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The following is a theorem from Algebraic topology written by A. Hatcher.

I'm interested in to know how is possible do theorems like this: enter image description here

I know that a new environment has the following form, how to put two vertical lines. Thanks

\newtheoremstyle{stylename}{spaceabove}{spacebelow}{bodyfont}{indent}{headfont}{headpunctuation}{headspace}{headspec}

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  • 1
    mdframed is the better one
    – MadyYuvi
    Jun 2, 2020 at 7:23
  • 2
    Thesmall framed package defines a leftbar environment. You also can look at the thmtools package.
    – Bernard
    Jun 2, 2020 at 7:39
  • @MadyYuvi thanks. this package is awesome.
    – Qurultay
    Jun 2, 2020 at 9:06
  • @Bernard thmtools package is great. Thanks
    – Qurultay
    Jun 2, 2020 at 9:07
  • You can use the lettrine package for the big T in Theorem. Jun 2, 2020 at 14:03

1 Answer 1

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Several people have suggested packages such as thmtools in the comments. If you want to roll your own, here is a wrapper around an existing environment. It supports an optional argument, but cannot break across pages. It’s therefore only appropriate for short theorems.

\documentclass{article}
\usepackage{amsmath, amsthm} % For \newtheorem*.
\usepackage{unicode-math}    % Or your math package of choice.
\usepackage{xparse}          % For \NewDocumentEnvironment.
\usepackage{settobox}        % For \settoboxtotalheight.
\usepackage{microtype}       % For font expansion.
\usepackage{lipsum}          % For \lipsum.

%% This is the font actually used within the example you gave:
%\setmainfont{Cambria}
%\setmathfont{Cambria Math}

\newtheorem*{thm*}{Theorem}

\newsavebox{\decothmbox}
\newlength{\decowidth}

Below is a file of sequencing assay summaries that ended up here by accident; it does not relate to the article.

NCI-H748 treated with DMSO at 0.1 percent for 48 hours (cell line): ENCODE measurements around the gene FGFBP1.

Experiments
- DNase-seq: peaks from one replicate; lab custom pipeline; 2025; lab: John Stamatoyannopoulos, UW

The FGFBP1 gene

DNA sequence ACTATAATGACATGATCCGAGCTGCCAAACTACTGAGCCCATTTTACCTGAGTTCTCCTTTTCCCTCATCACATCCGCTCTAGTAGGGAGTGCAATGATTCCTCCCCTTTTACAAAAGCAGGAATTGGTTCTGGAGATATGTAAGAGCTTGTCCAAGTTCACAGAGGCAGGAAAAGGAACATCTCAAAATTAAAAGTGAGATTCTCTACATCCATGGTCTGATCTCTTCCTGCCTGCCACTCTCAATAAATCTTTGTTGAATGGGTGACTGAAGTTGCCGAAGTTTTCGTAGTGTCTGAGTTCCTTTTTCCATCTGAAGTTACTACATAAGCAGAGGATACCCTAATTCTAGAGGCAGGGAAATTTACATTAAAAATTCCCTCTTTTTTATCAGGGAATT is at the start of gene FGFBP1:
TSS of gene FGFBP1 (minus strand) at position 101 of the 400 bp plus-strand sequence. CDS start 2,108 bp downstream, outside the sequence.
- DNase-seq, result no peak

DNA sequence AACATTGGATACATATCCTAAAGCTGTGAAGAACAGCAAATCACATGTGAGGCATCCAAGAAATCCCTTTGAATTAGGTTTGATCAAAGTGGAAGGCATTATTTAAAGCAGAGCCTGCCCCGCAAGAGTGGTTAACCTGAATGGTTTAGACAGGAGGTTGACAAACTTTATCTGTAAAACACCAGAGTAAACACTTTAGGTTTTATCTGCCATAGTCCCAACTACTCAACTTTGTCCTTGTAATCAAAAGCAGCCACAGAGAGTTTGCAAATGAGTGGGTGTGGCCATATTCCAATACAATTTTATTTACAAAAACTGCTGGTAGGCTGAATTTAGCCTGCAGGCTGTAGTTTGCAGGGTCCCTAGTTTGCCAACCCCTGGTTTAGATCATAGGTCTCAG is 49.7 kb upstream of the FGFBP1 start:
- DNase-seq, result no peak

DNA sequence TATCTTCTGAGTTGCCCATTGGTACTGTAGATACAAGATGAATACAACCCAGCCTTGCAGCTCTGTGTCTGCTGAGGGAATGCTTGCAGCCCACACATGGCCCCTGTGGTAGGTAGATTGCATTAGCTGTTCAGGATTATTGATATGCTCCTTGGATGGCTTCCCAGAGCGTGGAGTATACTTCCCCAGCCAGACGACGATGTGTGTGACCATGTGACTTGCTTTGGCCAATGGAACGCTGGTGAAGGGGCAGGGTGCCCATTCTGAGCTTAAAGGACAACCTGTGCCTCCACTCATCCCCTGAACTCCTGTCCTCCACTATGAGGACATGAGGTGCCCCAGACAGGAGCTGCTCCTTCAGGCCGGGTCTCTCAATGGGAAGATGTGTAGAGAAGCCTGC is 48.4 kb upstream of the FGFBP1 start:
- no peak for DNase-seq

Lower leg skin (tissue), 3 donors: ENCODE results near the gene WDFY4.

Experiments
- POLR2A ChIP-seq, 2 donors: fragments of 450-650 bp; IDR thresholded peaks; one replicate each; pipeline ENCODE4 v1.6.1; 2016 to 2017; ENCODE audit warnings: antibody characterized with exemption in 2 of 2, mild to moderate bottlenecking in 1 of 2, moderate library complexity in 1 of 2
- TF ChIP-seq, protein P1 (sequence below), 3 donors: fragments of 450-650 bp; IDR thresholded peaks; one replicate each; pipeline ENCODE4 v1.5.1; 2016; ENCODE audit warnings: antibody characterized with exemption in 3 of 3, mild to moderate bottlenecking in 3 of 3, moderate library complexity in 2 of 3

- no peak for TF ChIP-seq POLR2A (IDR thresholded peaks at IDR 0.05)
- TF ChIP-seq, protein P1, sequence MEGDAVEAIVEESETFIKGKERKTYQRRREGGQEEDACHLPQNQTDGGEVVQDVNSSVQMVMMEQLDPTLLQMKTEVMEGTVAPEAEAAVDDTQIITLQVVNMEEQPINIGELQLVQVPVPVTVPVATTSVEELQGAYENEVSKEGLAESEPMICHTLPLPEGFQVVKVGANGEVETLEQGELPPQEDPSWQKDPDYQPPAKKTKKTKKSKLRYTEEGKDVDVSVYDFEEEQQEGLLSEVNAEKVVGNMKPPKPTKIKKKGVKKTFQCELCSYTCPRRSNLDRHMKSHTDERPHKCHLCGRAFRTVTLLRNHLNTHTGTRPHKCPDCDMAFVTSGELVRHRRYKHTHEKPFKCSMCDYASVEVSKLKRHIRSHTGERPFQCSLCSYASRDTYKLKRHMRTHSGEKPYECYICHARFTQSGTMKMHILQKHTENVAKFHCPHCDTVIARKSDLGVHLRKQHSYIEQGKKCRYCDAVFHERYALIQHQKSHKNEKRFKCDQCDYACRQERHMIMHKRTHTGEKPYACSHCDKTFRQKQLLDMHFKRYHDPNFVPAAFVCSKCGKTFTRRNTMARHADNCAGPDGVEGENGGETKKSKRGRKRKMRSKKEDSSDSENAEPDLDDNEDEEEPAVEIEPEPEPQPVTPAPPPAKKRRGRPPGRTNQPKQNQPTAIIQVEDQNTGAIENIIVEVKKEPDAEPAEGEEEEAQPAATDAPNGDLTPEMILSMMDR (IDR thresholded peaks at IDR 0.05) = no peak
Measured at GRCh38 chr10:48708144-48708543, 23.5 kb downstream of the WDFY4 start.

\newlength{\decoheight}
\newlength{\decorulewidth}
\setlength{\decorulewidth}{1.5em}

\NewDocumentEnvironment{decothm}{mo}%
  {%
\bigskip\par\noindent%
\setlength{\decowidth}{\hsize}%
\addtolength{\decowidth}{-1.0\decorulewidth}%
\begin{lrbox}{\decothmbox}%
\begin{minipage}[b]{\decowidth}%
\begin{#1}[#2]}%
  {%
\end{#1}%
\end{minipage}%
\end{lrbox}%
\settoboxtotalheight{\decoheight}{\decothmbox}%
\makebox[\decorulewidth]{%
\hspace{0.6em}%
\rule{0.1em}{\decoheight}%
\hspace{0.1em}%
\rule{0.05em}{\decoheight}%
\hspace{0.65em}}%
\usebox{\decothmbox}%
\bigskip\par}

\begin{document}
This is a theorem.

\begin{decothm}{thm*}[4L.9]\label{thm:example}
Suppose \(H^\ast (X ; \mathbb{Z}_p)\) is the polynomial algebra
\(\mathbb{Z}_p[\alpha]\) on a generator \(\alpha\) of dimension \(n\),
possibly truncated by the relation \(\alpha^m = 0\) for \(m > p\).  Then if
\(p = 2\), \(n\) must be a power of \(2\), and if \(p\) is an odd prime, \(n\)
must be of the form \(p^k \ell\), where \(\ell\) is an even divisor of
\(2(p-1)\).
\end{decothm}

\lipsum[1]
\end{document}

Theorem layout sample

Essentially, this typesets the theorem text inside a minipage that subtracts the width of the left rule. Instead of using it immediately, we save that in a box so we can measure its height. This lets us lay out the rules to the left first.

The code uses xparse to make it possible to use an argument in the code to close an environment, settobox as a convenient way to add the height and the depth of the theorem, and includes amsmath before amsthm because, otherwise, another package would have loaded it afterwards, which could have caused bugs in a more complex document.

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